• Trade Facilitation to reduce Trade Costs: Nepal ratified the World Trade Organisation’s Agreement on Trade Facilitation (TFA) in 2017. The TFA includes provisions for expediting the movement, release and clearance of goods, including goods in transit involving cooperation between authorities on customs and other areas of trade facilitation. Full implementation of TFA in Nepal could reduce trade costs by 13.9-15.8%. Nepal is implementing the Customs Reform and Modernisation Strategies and Action Plans 2017-2021 aiming to reduce compliance costs and time, helping risk management and export promotion, among others. Additionally, Nepal is also part of the South Asia Subregional Economic Cooperation programme for Customs Reform and Modernisation for Trade Facilitation Programme 2017-2021. Timely and effective implementation of trade facilitation measures shall reduce the non-tariff costs of trade and promote exports.
  • Increasing foreign inflows: Remittances have been largely offsetting trade deficits. However, remittances also bear the risk associated with global economic volatilities. Hence, Nepal should enable a favourable environment to attract more foreign investments along with remittances to ensure there are adequate inflows to finance productive activities as well as support trade balance. To the extent possible, care should be taken to ensure that such foreign investments also bring transfer of technology and knowledge while building responsible business models.
  1. International Trade Centre. (2019). Trade Map – International Trade Statistics.
  2. Khanal, R. (2019, August 21). Ministry moves to expand the export basket to trim trade deficit. The Kathmandu Post. Retrieved from https://kathmandupost.com/money/2019/08/21/ministry-moves-to-expand-the-export-basket-to-trim-trade-deficit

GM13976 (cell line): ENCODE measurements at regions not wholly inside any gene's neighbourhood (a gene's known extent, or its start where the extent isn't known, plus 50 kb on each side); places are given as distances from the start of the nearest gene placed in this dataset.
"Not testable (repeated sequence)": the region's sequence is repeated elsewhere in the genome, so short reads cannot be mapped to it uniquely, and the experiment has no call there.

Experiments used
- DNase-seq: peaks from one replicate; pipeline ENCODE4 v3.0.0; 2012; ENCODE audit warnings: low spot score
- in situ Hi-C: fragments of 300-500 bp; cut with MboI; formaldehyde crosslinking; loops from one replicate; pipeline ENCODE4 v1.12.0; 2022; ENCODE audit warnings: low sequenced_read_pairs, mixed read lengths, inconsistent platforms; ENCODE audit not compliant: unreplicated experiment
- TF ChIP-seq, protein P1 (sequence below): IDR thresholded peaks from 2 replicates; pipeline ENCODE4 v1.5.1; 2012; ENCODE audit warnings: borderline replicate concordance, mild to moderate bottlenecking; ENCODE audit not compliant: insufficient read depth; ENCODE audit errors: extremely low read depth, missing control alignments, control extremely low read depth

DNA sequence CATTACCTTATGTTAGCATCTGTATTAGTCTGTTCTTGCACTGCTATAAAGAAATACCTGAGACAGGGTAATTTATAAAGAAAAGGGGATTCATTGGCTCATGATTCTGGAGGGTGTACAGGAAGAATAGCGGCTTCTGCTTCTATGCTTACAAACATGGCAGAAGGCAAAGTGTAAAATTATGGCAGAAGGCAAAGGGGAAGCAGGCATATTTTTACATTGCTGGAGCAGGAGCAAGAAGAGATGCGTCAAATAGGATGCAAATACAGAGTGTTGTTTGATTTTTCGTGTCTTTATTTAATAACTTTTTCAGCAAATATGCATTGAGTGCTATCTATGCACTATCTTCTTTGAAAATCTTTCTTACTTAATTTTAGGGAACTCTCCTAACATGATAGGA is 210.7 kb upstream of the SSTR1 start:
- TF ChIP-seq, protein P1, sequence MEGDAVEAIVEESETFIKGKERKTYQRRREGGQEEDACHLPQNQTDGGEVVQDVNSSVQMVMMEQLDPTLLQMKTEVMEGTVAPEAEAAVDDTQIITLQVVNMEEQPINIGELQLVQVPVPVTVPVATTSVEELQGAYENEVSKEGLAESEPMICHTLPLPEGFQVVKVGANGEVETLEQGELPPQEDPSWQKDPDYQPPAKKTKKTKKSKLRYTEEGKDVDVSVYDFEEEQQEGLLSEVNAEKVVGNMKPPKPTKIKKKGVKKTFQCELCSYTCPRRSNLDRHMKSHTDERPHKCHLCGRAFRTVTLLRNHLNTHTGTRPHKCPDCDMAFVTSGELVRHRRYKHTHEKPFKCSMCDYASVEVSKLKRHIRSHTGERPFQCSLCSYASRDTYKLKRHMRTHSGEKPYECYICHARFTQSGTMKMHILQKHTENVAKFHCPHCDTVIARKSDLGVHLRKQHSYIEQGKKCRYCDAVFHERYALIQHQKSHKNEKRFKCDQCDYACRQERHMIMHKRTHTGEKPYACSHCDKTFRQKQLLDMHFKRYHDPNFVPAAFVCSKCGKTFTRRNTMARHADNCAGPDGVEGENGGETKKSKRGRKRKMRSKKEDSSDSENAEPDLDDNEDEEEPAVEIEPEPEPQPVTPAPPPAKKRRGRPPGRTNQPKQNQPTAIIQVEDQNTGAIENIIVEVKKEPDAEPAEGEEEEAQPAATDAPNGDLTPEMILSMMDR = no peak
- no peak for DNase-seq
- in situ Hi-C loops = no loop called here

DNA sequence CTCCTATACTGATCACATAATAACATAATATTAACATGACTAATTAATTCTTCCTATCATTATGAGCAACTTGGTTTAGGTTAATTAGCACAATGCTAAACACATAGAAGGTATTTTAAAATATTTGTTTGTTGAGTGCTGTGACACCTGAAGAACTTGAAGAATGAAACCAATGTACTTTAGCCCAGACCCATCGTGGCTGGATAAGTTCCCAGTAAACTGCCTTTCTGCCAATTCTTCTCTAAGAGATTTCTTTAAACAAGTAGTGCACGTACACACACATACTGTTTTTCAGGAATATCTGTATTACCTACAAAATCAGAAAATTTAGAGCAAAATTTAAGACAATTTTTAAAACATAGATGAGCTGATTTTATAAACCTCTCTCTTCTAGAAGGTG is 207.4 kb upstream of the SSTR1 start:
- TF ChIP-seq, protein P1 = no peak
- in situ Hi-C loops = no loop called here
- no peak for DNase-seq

3. Ministry of Commerce, Nepal Government. (2016). Nepal Trade Integration Strategy. Retrieved from http://www.fncci.org/uploads/publication/file/NTIS_2016_20161004020748.pdf
  4. Nepal Rastra Bank. (2016). Monetary Policy for 2016/17. Retrieved from https://www.nrb.org.np/ofg/monetary_policy/Monetary_Policy_(in_English)–2016-17_(Full_Text).pdf
  5. Nepal Rastra Bank. (2019). Current Macroeconomic and Financial Situation of Nepal. Retrieved from https://www.nrb.org.np/ofg/current_macroeconomic/CMEs%20Eleven%20Months%20English%202075-76-Final.pdf
  6. Nepal Rastra Bank. (2019). Current Macroeconomic and Financial Situation of Nepal (Based on eleven months’ data of 2018/19). Retrieved from https://www.nrb.org.np/ofg/current_macroeconomic/CMEs%20Eleven%20Months%20English%202075-76-Final.pdf
  7. Nepal Rastra Bank. (2019). Monetary Policy for 2019/2020. Retrieved from https://www.nrb.org.np/ofg/monetary_policy/Monetary_Policy_(in_English)–2019-20_(Full_Text)-new.pdf
  8. World Bank. (2019). Doing Business 2019: Nepal. Retrieved from https://www.doingbusiness.org/content/dam/doingBusiness/country/n/nepal/NPL.pdf
  9. World Bank. (2019). World Bank Data. Retrieved from https://data.worldbank.org/indicator/BX.TRF.PWKR.DT.GD.ZS
  10. World Trade Organization. (2017). TFA Factsheet. Retrieved from https://www.wto.org/english/tratop_e/tradfa_e/tfa_factsheet2017_e.pdf
Newspaper Op-EdNiPoRe in News

Benefits of adding legal perspectives into Nepal’s investment policies and strategies